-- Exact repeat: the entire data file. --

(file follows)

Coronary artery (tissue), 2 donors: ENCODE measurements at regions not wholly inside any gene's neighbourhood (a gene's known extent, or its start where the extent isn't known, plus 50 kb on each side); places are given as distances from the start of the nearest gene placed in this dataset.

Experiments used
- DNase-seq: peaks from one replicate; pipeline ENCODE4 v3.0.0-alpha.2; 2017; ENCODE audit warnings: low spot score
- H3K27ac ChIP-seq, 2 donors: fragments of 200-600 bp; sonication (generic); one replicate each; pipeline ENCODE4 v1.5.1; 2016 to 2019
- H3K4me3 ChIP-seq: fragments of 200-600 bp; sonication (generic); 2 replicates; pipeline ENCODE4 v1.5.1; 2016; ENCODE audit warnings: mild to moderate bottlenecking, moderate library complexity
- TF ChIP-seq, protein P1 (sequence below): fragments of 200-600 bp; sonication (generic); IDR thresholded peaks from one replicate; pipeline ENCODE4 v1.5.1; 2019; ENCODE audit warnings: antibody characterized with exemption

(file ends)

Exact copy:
Coronary artery (tissue), 2 donors: ENCODE measurements at regions not wholly inside any gene's neighbourhood (a gene's known extent, or its start where the extent isn't known, plus 50 kb on each side); places are given as distances from the start of the nearest gene placed in this dataset.

Experiments used
- DNase-seq: peaks from one replicate; pipeline ENCODE4 v3.0.0-alpha.2; 2017; ENCODE audit warnings: low spot score
- H3K27ac ChIP-seq, 2 donors: fragments of 200-600 bp; sonication (generic); one replicate each; pipeline ENCODE4 v1.5.1; 2016 to 2019
- H3K4me3 ChIP-seq: fragments of 200-600 bp; sonication (generic); 2 replicates; pipeline ENCODE4 v1.5.1; 2016; ENCODE audit warnings: mild to moderate bottlenecking, moderate library complexity
- TF ChIP-seq, protein P1 (sequence below): fragments of 200-600 bp; sonication (generic); IDR thresholded peaks from one replicate; pipeline ENCODE4 v1.5.1; 2019; ENCODE audit warnings: antibody characterized with exemption